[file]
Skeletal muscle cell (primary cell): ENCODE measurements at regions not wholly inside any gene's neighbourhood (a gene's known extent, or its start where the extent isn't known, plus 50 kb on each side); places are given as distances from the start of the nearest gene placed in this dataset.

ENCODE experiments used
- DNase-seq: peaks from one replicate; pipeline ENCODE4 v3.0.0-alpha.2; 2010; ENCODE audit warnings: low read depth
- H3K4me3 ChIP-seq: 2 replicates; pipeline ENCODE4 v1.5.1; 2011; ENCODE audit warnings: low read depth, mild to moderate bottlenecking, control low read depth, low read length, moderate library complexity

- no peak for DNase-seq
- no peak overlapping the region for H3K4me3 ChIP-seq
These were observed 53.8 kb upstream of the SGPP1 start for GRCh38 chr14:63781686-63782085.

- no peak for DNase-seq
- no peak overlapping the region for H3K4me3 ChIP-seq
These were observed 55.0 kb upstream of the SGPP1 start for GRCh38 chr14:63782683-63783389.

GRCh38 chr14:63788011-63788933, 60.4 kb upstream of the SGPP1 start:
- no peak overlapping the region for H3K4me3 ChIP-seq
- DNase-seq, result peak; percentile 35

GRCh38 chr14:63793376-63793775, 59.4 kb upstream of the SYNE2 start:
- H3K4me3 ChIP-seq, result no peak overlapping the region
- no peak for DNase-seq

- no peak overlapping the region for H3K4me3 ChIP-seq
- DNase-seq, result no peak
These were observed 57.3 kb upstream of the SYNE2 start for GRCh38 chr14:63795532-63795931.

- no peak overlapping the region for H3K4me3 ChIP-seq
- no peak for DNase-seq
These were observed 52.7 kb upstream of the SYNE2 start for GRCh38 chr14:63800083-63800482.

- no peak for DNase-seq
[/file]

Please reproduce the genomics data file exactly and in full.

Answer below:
Skeletal muscle cell (primary cell): ENCODE measurements at regions not wholly inside any gene's neighbourhood (a gene's known extent, or its start where the extent isn't known, plus 50 kb on each side); places are given as distances from the start of the nearest gene placed in this dataset.

ENCODE experiments used
- DNase-seq: peaks from one replicate; pipeline ENCODE4 v3.0.0-alpha.2; 2010; ENCODE audit warnings: low read depth
- H3K4me3 ChIP-seq: 2 replicates; pipeline ENCODE4 v1.5.1; 2011; ENCODE audit warnings: low read depth, mild to moderate bottlenecking, control low read depth, low read length, moderate library complexity

- no peak for DNase-seq
- no peak overlapping the region for H3K4me3 ChIP-seq
These were observed 53.8 kb upstream of the SGPP1 start for GRCh38 chr14:63781686-63782085.

- no peak for DNase-seq
- no peak overlapping the region for H3K4me3 ChIP-seq
These were observed 55.0 kb upstream of the SGPP1 start for GRCh38 chr14:63782683-63783389.

GRCh38 chr14:63788011-63788933, 60.4 kb upstream of the SGPP1 start:
- no peak overlapping the region for H3K4me3 ChIP-seq
- DNase-seq, result peak; percentile 35

GRCh38 chr14:63793376-63793775, 59.4 kb upstream of the SYNE2 start:
- H3K4me3 ChIP-seq, result no peak overlapping the region
- no peak for DNase-seq

- no peak overlapping the region for H3K4me3 ChIP-seq
- DNase-seq, result no peak
These were observed 57.3 kb upstream of the SYNE2 start for GRCh38 chr14:63795532-63795931.

- no peak overlapping the region for H3K4me3 ChIP-seq
- no peak for DNase-seq
These were observed 52.7 kb upstream of the SYNE2 start for GRCh38 chr14:63800083-63800482.

- no peak for DNase-seq